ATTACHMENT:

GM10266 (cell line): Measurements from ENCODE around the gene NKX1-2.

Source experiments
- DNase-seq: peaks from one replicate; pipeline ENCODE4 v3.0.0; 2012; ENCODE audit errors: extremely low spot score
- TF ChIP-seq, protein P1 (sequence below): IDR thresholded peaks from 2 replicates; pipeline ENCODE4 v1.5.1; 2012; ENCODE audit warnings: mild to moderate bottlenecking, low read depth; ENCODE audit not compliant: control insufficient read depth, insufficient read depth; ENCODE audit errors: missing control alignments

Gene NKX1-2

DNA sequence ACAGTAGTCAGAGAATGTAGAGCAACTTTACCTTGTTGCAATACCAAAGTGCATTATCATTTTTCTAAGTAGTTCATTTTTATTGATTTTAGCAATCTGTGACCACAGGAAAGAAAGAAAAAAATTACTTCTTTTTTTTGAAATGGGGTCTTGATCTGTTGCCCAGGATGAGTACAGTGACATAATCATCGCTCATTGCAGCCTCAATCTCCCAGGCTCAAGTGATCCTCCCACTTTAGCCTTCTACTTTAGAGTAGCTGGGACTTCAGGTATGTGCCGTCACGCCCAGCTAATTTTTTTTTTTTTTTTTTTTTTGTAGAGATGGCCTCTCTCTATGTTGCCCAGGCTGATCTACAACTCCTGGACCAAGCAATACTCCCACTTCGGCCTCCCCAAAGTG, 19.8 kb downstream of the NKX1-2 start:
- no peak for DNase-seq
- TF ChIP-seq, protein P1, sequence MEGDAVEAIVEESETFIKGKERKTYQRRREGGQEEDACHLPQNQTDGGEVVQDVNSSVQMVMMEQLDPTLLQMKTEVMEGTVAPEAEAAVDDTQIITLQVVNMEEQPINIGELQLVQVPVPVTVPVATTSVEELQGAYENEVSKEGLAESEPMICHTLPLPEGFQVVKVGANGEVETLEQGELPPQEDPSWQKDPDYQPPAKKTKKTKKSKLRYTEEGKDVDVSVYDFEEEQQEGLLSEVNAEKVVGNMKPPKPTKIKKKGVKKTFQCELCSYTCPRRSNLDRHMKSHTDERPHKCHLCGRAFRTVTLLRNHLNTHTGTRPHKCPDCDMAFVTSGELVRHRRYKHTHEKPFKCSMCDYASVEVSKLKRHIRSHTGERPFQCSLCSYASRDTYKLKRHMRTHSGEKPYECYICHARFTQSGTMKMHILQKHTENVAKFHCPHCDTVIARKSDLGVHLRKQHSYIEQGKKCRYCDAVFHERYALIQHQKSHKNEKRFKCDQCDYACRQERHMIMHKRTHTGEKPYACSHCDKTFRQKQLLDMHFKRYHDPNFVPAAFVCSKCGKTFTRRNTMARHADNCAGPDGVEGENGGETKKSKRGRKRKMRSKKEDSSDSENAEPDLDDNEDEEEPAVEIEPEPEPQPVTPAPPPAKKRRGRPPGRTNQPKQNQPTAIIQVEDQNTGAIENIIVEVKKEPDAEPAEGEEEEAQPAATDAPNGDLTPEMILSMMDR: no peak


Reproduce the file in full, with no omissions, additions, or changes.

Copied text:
GM10266 (cell line): Measurements from ENCODE around the gene NKX1-2.

Source experiments
- DNase-seq: peaks from one replicate; pipeline ENCODE4 v3.0.0; 2012; ENCODE audit errors: extremely low spot score
- TF ChIP-seq, protein P1 (sequence below): IDR thresholded peaks from 2 replicates; pipeline ENCODE4 v1.5.1; 2012; ENCODE audit warnings: mild to moderate bottlenecking, low read depth; ENCODE audit not compliant: control insufficient read depth, insufficient read depth; ENCODE audit errors: missing control alignments

Gene NKX1-2

DNA sequence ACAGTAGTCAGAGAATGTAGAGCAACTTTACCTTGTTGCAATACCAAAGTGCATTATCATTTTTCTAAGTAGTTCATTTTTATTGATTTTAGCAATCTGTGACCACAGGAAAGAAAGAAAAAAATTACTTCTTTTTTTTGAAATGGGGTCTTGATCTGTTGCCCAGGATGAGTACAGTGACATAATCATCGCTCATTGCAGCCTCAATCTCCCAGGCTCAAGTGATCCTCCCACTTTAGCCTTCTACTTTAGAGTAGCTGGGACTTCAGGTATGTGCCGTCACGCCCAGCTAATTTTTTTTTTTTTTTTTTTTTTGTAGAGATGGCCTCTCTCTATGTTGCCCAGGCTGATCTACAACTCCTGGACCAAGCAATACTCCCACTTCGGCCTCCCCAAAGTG, 19.8 kb downstream of the NKX1-2 start:
- no peak for DNase-seq
- TF ChIP-seq, protein P1, sequence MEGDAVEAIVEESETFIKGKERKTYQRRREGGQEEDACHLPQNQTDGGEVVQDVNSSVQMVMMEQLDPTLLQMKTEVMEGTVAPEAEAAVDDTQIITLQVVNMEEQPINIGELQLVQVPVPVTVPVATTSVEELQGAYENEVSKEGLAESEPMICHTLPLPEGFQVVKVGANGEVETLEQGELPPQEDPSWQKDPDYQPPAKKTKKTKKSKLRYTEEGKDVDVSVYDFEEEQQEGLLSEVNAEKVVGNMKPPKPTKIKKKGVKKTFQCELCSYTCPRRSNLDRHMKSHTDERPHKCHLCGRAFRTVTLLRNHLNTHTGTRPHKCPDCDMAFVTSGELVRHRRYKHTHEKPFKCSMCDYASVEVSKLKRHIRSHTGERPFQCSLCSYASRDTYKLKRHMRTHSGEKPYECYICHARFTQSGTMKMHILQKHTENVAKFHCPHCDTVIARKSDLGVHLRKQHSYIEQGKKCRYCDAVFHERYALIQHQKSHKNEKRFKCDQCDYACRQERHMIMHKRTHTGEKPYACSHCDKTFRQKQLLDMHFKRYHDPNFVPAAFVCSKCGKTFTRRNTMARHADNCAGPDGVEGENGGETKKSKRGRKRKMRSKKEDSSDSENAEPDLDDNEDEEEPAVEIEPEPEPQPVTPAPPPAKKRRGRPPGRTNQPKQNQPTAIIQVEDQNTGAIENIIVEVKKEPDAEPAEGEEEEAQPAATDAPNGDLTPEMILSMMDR: no peak